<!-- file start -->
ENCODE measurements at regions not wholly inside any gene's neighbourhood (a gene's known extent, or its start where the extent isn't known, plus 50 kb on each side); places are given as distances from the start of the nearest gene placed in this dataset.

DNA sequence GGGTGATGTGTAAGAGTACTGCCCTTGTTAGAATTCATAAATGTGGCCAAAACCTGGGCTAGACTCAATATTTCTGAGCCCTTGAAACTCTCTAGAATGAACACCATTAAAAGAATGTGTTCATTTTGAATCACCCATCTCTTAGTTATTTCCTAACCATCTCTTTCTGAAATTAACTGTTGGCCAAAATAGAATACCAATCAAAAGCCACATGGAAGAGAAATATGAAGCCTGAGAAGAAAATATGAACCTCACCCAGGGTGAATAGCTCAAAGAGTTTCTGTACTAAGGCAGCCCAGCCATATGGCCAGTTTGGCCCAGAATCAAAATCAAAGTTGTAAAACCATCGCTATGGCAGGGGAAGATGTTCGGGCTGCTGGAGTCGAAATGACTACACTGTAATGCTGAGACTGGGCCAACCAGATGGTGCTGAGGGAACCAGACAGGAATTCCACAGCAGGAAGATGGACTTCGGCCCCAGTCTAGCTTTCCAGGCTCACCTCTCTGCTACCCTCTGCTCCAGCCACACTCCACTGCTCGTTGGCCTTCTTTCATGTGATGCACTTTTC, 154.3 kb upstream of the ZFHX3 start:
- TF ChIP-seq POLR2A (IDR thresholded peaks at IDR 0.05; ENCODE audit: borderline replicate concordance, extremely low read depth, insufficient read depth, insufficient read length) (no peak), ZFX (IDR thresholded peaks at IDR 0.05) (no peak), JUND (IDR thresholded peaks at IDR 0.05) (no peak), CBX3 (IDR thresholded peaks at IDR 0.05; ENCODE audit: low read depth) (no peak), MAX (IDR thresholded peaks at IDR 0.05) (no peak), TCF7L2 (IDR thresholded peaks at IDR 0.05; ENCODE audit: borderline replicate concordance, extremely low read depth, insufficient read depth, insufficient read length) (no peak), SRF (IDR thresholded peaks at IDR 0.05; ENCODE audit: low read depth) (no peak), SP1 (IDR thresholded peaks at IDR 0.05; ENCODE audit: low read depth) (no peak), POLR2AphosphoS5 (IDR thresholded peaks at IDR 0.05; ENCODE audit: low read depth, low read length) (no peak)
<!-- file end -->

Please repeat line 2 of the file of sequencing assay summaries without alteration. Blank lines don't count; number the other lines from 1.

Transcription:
DNA sequence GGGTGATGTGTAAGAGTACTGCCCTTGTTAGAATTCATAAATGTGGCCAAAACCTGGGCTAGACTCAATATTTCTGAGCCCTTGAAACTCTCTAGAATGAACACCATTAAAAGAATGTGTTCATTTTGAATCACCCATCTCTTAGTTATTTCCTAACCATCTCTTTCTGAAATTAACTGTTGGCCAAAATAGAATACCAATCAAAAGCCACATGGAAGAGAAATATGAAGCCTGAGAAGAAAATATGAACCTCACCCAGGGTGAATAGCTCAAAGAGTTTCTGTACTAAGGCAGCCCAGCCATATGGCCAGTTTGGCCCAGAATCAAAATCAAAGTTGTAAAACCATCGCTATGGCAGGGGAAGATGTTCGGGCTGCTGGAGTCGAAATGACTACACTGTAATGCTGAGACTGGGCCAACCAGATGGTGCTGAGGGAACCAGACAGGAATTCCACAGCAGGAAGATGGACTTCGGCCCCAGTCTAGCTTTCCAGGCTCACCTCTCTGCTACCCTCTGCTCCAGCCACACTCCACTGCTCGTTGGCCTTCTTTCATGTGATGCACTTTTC, 154.3 kb upstream of the ZFHX3 start: